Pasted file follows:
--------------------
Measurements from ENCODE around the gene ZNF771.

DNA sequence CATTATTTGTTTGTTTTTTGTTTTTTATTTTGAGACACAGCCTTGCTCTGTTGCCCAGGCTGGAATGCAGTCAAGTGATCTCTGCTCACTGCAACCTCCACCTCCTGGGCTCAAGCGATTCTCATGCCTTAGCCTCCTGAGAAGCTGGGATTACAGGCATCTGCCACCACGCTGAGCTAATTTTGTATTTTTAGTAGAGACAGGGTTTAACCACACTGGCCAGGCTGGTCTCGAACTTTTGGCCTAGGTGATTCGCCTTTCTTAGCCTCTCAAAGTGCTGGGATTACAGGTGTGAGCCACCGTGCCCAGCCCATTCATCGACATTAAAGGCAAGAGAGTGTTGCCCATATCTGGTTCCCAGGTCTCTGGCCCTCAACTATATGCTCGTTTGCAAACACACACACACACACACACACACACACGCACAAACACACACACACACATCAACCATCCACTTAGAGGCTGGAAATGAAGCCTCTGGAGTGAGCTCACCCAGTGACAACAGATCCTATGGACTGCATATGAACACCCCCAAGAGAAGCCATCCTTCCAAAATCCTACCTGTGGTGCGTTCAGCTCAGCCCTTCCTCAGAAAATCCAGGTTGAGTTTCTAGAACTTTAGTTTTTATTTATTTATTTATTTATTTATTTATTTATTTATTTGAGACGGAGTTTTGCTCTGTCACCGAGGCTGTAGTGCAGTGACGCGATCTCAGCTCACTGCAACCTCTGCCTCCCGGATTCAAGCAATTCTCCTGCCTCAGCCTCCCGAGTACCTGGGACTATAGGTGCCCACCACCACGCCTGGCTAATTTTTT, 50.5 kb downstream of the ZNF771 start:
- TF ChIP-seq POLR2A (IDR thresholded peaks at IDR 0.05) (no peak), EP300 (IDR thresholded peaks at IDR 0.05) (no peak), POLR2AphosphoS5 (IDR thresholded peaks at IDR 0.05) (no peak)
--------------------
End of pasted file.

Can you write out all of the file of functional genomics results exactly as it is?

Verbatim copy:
Measurements from ENCODE around the gene ZNF771.

DNA sequence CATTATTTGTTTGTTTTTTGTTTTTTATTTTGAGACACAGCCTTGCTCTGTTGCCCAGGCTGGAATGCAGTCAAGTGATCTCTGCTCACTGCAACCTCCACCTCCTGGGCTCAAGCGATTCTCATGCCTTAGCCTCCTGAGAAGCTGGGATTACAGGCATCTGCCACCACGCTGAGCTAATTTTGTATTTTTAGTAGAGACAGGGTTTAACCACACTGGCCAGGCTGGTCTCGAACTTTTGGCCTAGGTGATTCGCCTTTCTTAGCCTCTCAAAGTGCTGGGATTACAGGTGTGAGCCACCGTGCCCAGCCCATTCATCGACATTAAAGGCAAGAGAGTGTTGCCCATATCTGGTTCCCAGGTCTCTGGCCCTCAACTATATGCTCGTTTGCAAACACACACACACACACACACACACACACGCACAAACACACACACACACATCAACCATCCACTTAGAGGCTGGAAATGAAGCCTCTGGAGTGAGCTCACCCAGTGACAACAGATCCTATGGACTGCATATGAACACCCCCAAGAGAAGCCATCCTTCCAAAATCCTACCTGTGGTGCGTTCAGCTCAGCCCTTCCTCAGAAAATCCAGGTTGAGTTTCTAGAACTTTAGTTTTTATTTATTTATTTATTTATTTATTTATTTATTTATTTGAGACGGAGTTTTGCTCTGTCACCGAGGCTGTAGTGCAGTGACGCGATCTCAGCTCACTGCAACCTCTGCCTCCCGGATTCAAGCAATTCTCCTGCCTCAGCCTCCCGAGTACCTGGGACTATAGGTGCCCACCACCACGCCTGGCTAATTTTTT, 50.5 kb downstream of the ZNF771 start:
- TF ChIP-seq POLR2A (IDR thresholded peaks at IDR 0.05) (no peak), EP300 (IDR thresholded peaks at IDR 0.05) (no peak), POLR2AphosphoS5 (IDR thresholded peaks at IDR 0.05) (no peak)